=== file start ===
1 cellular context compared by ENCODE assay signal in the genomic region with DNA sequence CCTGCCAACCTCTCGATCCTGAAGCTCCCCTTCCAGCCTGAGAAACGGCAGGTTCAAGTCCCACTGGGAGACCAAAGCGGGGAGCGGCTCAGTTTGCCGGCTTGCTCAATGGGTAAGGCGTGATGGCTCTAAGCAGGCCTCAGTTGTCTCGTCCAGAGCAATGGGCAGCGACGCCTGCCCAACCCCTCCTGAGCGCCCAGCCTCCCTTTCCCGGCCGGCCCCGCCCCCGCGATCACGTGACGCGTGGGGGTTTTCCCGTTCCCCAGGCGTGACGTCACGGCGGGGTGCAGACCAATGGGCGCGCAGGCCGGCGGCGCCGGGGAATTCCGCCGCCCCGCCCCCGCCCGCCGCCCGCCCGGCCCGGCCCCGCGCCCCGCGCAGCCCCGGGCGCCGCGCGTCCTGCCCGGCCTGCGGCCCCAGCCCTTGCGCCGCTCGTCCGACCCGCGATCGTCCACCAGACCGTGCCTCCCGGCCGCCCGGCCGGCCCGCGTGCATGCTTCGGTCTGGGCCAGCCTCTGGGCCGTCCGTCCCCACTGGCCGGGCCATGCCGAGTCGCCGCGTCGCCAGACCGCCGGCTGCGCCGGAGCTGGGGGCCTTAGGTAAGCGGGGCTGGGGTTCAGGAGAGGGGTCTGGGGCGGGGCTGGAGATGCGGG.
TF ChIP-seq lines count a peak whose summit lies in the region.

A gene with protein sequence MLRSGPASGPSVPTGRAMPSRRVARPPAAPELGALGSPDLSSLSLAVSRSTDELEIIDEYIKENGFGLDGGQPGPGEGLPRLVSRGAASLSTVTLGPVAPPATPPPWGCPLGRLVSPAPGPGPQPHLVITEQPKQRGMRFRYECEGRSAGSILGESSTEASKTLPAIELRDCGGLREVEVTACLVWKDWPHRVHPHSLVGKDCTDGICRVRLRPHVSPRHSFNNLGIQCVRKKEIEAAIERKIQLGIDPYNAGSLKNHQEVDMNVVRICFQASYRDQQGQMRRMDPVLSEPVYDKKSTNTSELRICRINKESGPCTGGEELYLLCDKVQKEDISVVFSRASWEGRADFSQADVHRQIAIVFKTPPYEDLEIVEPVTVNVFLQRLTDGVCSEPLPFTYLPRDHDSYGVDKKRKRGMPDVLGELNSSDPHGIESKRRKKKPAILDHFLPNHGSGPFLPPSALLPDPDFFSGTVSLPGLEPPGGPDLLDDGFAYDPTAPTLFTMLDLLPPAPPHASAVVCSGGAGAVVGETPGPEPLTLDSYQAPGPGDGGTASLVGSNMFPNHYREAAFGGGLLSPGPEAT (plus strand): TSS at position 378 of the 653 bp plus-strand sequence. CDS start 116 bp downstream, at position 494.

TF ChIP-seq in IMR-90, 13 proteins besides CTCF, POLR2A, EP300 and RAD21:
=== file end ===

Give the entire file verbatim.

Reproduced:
1 cellular context compared by ENCODE assay signal in the genomic region with DNA sequence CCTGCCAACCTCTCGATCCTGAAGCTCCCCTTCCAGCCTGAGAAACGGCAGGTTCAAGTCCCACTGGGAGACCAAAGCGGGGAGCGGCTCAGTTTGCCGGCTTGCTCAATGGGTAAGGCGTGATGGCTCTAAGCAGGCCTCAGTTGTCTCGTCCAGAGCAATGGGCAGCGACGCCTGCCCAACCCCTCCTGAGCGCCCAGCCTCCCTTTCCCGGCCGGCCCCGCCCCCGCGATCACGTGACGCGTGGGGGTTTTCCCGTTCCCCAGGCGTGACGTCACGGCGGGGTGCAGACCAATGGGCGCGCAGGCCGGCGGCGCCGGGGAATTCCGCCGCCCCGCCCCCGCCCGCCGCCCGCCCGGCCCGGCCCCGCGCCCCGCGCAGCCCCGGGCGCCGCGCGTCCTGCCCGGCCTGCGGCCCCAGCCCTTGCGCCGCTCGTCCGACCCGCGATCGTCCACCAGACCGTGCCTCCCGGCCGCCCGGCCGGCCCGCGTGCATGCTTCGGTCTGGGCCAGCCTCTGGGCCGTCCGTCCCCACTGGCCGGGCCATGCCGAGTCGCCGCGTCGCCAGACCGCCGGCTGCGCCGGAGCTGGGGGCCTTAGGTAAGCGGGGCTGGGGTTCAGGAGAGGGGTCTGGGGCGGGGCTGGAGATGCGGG.
TF ChIP-seq lines count a peak whose summit lies in the region.

A gene with protein sequence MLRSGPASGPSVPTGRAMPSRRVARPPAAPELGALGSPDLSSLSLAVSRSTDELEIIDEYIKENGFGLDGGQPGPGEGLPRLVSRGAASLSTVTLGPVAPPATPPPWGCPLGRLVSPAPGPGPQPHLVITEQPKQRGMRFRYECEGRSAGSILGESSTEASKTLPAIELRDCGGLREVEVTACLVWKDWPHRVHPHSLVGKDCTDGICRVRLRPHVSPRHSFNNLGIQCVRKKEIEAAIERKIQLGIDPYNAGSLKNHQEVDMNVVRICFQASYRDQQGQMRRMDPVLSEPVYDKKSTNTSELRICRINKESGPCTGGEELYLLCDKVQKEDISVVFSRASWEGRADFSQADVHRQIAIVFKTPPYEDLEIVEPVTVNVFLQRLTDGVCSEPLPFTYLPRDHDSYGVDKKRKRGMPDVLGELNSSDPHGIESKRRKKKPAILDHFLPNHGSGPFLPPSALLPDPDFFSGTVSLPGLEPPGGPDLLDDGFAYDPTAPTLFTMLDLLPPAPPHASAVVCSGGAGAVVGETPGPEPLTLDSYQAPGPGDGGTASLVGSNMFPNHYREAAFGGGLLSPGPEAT (plus strand): TSS at position 378 of the 653 bp plus-strand sequence. CDS start 116 bp downstream, at position 494.

TF ChIP-seq in IMR-90, 13 proteins besides CTCF, POLR2A, EP300 and RAD21: